The Oscar race has been run.
The votes have been cast and the envelopes are sealed. I’ve speculated enough about each category — actor, actress, supporting actor, supporting actress and director — and made predictions, but let’s take a closer look at the biggest envelope of all. Regardless of who actually wins.
The 89th annual Academy Awards nominated nine feature films for the Best Picture award this year. Here, in ascending order, is my ranking of these nominees.
A sweet true story about a child finding his way home, this simple and linear Garth Davis film is single-handedly made special by wonderful child-star Sunny Pawar.
8. Hidden Figures
An inspirational film about the trials and tribulations faced by brilliant black women at NASA during the space race, Theodore Melfi’s Hidden Figures proves that movies about math can be genuinely exciting.
7. Hacksaw Ridge
Mel Gibson returns to form with this powerful World War II film about a conscientious objector, played compellingly by Andrew Garfield. A film both spectacular and sincere.
6. Manchester By The Sea
Kenneth Lonergan’s masterful study of grief puts the viewer through the wringer. A difficult but worthy film, Manchester By The Sea rests on the able shoulders of a striking lead performance from Casey Affleck.
Take a bow, Denzel Washington. This adaptation of the August Wilson play arguably features the best acting all year. The popular criticism that the film is too much like a stage-play rings shallow when you see how magnificently nuanced the performances are.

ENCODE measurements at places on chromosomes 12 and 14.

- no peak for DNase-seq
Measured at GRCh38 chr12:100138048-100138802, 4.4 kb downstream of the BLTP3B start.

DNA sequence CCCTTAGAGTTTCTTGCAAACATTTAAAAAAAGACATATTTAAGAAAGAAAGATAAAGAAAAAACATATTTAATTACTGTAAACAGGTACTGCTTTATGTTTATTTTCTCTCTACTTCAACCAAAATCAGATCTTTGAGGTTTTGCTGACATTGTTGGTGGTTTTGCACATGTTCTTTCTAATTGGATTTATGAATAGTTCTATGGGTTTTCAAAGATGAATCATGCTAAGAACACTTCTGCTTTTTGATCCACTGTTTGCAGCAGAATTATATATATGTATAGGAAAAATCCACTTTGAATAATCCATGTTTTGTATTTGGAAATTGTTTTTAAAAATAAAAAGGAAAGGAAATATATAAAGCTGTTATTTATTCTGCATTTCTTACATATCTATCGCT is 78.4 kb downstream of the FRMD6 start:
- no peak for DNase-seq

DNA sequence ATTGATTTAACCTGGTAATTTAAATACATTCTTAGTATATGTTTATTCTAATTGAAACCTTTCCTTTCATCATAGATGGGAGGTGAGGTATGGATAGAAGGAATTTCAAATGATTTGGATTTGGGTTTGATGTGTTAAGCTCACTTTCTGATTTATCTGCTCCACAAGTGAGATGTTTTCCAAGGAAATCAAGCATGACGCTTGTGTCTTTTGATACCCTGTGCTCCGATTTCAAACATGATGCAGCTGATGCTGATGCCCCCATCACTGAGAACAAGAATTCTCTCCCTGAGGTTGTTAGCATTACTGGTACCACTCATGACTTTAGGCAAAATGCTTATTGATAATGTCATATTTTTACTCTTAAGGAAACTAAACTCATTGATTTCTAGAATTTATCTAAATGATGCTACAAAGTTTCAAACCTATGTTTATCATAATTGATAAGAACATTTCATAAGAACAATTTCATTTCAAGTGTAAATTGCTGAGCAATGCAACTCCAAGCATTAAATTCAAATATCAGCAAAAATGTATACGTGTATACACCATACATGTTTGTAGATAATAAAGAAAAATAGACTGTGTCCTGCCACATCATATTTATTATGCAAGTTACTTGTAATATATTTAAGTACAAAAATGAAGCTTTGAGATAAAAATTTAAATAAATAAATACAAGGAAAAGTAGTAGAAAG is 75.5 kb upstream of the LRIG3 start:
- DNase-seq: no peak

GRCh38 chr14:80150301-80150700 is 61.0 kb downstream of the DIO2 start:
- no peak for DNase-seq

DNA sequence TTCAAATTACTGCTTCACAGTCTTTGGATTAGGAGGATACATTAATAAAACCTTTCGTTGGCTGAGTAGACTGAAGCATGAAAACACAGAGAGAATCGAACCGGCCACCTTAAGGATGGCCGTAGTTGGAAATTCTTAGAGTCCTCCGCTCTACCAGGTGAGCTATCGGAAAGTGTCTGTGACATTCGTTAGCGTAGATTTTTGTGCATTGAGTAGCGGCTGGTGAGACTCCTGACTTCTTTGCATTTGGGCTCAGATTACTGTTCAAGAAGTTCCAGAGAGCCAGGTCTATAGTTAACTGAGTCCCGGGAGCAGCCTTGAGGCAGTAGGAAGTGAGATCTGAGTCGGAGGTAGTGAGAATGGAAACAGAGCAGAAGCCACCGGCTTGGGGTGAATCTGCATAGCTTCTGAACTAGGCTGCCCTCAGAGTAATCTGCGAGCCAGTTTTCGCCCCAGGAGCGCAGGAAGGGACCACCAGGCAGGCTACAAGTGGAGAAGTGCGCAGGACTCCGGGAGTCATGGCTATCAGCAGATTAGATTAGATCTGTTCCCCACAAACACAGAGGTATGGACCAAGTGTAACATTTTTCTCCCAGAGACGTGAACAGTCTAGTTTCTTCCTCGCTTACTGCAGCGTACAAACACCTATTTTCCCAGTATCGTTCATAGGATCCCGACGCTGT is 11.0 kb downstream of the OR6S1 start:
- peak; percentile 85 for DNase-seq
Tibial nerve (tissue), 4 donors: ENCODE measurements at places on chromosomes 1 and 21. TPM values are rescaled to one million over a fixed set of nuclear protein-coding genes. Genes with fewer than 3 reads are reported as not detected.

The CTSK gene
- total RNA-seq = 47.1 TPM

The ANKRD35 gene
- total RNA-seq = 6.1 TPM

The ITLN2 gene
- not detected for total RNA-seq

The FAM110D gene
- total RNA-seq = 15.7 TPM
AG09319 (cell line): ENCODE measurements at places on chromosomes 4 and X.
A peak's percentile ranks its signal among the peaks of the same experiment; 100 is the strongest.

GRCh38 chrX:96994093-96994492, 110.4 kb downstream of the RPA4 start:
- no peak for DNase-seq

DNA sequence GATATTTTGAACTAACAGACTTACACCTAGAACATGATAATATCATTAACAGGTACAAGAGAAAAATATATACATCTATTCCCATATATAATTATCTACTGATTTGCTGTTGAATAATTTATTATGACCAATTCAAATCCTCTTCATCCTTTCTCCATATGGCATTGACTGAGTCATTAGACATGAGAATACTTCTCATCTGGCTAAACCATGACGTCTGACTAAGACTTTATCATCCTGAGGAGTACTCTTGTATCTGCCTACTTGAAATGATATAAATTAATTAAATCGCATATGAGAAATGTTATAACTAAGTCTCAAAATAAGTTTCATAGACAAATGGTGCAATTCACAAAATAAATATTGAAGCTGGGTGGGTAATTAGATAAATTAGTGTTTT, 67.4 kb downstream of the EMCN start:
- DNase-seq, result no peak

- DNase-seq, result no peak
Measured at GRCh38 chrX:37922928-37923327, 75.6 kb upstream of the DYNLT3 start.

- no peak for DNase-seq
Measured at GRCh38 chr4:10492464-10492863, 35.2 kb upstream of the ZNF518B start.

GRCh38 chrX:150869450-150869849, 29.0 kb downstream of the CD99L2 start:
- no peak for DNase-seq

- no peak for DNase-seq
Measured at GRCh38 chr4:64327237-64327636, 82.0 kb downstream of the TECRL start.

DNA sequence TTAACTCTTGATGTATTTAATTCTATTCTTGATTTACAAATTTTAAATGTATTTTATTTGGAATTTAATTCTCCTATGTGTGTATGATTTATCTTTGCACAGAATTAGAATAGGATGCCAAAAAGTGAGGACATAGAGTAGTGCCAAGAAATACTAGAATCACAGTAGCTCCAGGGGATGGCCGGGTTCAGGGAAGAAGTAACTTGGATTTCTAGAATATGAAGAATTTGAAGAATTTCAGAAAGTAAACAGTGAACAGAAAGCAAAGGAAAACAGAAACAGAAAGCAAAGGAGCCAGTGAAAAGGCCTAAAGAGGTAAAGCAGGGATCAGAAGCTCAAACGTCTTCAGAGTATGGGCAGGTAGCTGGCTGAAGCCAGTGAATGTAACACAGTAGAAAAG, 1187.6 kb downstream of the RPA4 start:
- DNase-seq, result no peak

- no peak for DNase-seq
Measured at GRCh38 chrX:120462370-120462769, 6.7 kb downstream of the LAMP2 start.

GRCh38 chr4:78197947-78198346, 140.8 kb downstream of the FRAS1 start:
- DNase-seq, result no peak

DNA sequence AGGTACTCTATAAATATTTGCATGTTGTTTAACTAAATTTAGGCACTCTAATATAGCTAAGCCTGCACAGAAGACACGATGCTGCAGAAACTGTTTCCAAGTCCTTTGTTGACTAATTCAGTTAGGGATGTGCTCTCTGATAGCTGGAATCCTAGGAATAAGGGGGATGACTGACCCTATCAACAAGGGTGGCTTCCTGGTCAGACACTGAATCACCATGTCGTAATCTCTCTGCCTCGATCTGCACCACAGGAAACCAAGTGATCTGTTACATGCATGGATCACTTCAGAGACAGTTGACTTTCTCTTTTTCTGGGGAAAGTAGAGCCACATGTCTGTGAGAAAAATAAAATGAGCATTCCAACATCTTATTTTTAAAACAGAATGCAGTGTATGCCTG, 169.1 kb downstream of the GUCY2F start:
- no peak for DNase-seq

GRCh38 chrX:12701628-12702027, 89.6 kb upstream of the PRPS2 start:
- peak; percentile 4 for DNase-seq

An exquisitely shot and evocative triumph, Moonlight is a fine and fractured narrative about a fine and fractured protagonist. This Barry Jenkins film is lyrical, poetic and intentionally slow — like the gaps between changing songs in a jukebox.
Denis Villeneuve’s Arrival is a modern masterpiece, a visionary work of filmmaking that expands on a science-fiction short story by repeatedly asking the most elegantly logical questions. When the aliens ask to be taken to our leader, how will we understand them? This film, in a way a film about the very idea of language, tries to give us a way forward.
2. Hell Or High Water
Thanks to technology, neo-westerns look tastier, hotter and more textured than ever. And yet David Mackenzie’s Hell Or High Water — a mouthwatering film where every other frame can be hung up on the wall like a painting — stands head and shoulders above others in the genre, including the Coens’ No Country For Old Men. At once immediately thrilling as well as deceptively profound, this is a film to love.
1. La La Land
Speaking of love… Damien Chazelle’s throwback to old Hollywood musicals is an exultant magic trick, a film that shows us love and longing while giving us songs to soar with.
It’s all very well to draw a line of reference between Chazelle’s film and Jacques Demy’s 1964 classic The Umbrellas Of Cherbourg, but — blasphemy and bad editorials be damned — the truth is that Chazelle’s film is a greater accomplishment and a finer film, working on more levels and giving us something that is both more satisfying as well as more challenging. Unravel it over and over again.
This is the film that deserves to define 2016.
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